“Bandit’s Roost,” a notorious hangout for the criminal element at 59 Mulberry Street in Little Italy, 1888. At the time, the area was among the most impoverished and crime-ridden in the entire city.
Pike and Henry Streets in the Lower East Side, with the Manhattan Bridge looming in the background, 1936.
Beggar with his hand out, 1900.
Rivington Street in the Lower East Side, 1900.
Children lick a massive block of ice to stay cool on July 6, 1912.
An Italian immigrant carries a dry goods box down Bleecker Street, February 1912.
A beggar, perhaps disfigured during World War I, sits on the street, early 1900s.
Street children sleeping, 1890.
An Italian immigrant’s shop on Mott Street, 1912.
Refuse piles up at the entrance to the tenements at 53 to 59 MacDougal Street, February 1912.
Things got even worse during the garbage strike of November 8-11, 1908. Pictured: Crowds and police gather in the street during the strike.
The “White Wings” clean the streets, under police protection, during the garbage strike of November 8-11, 1908.
Children play near a dead horse left to rot in the street, 1905.
Children gather in Mullen’s Alley in the Cherry Hill area of lower Manhattan, 1888.
A woman carries a bundle of clothing to be sewn at home near Astor Place, February 1912.
A street peddler who’d slept in a basement at 11 Ludlow Street in the Lower East Side, 1899.
Two women and a man gather in front of outhouses at an unspecified location, circa 1902-1914.Most turn-of-the-century New York City tenements didn’t have indoor plumbing.
A food vendor sells his wares in the streets of the Lower East Side on February 24, 1917.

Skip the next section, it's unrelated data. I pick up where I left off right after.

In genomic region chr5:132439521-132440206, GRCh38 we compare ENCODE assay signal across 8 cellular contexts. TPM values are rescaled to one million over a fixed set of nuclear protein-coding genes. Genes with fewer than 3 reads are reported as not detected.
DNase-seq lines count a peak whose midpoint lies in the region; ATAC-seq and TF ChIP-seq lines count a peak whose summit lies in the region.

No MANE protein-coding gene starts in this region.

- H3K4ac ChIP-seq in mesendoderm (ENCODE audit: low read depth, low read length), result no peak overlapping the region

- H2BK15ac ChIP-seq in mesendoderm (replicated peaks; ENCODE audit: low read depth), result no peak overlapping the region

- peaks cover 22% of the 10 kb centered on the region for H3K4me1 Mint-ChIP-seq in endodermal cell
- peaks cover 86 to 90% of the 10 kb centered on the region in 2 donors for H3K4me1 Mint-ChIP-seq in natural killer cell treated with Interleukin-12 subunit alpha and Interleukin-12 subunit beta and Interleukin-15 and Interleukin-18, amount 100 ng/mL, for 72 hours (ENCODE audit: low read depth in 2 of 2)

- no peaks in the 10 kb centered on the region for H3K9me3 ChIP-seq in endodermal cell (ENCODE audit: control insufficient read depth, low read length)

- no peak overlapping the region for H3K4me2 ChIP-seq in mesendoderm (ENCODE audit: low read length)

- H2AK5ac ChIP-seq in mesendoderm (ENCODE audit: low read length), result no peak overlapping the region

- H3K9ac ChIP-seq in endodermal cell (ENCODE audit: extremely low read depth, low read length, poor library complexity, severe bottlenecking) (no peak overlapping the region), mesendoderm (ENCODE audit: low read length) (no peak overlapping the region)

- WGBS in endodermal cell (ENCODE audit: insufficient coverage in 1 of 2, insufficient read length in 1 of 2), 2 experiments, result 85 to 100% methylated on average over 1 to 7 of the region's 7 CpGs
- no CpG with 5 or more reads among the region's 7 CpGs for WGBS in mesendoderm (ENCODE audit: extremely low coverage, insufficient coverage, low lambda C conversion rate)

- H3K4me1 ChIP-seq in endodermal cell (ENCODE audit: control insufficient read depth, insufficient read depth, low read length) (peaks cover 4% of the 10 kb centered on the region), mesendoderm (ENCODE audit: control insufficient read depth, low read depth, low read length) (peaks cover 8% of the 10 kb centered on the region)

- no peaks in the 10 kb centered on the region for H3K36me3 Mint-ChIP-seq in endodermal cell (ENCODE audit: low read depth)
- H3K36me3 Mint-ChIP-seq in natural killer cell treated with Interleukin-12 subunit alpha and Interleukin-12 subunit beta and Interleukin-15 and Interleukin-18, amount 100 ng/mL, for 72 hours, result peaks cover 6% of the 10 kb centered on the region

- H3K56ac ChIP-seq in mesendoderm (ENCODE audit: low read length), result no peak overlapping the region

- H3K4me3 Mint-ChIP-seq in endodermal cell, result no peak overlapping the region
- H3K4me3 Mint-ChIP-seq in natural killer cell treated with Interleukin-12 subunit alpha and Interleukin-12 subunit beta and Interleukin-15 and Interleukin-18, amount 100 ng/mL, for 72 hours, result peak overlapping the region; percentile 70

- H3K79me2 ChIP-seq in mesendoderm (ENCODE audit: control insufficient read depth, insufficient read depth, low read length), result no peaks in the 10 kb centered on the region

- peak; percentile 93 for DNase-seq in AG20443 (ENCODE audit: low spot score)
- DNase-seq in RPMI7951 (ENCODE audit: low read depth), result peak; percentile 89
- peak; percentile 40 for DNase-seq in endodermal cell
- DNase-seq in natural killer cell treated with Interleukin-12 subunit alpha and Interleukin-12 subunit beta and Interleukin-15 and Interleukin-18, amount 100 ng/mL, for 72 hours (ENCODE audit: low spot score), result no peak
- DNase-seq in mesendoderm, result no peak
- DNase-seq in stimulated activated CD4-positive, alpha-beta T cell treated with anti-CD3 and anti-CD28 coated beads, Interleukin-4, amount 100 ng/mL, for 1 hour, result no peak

Dead bodies lie in an alley off Monroe Street following a nearby fire, December 1913.
Men wait on the bread line in the Bowery on February 7, 1910.
Jewish immigrants carry packages of matzo, April 1908.
The Municipal Lodging House for the homeless sits across the street from an abandoned lot on 25th Street, circa 1909-1920.
The house opened in February 1909 to help treat a citywide homelessness problem that saw as many as 600 new applicants looking for shelter each day.
Men stand at a corner on Chinatown’s Pell Street, 1900.
Crowds at Pitt and Rivington Streets in the Lower East Side, 1915.
Street festival in Little Italy, 1908.
Clothes line the railings of the tenements at 260 to 268 Elizabeth Street, March 1912.
Street dweller, 1890.
Children wearing signs in English and Yiddish protest child labor conditions on May 1, 1909.
Boys in Hell’s Kitchen demonstrate how they rob people who have passed out.
Children behind the tenements at 134 1/2 Thompson Street, February 1912.
Two newspaper boys asleep in the press room of The Sun, 1892.
Chinatown storefront, 1903.
107th Street just east of 3rd Avenue, February 1912.
Street merchants in Little Italy, 1900
Children prepare to transport a load of kimonos on Thompson Street, February 1912.
Hell’s Kitchen, just before 1890.
Impoverished populations in the Lower East Side, late 1800s.
Impoverished populations in the Lower East Side, late 1800s.
The Bowery, February 1912.
21-23 Pearl Street, circa 1890-1919.
Stevedore working in the fish market of the Lower East Side, May-June 1943.
A boy uses the curbside water pump at Trinity Place, just south of Cedar Street, 1902.
Street peddler in the Lower East Side, 1890s
Hester Street, between Allen and Orchard Streets in the Lower East Side, 1938.
A girl on the sidewalk in Little Italy, 1950s.
Orchard Street in the Lower East Side, 1900s.
Ten-year-old child waits to walk across Broadway at Leroy Street, February 1912.
Rooftop pigeon coop at an unspecified location, circa 1934-1938.
A young girl brings cloth “homework” back to her tenement to be sewn, circa 1912.
Mulberry and Prince Streets, 1935.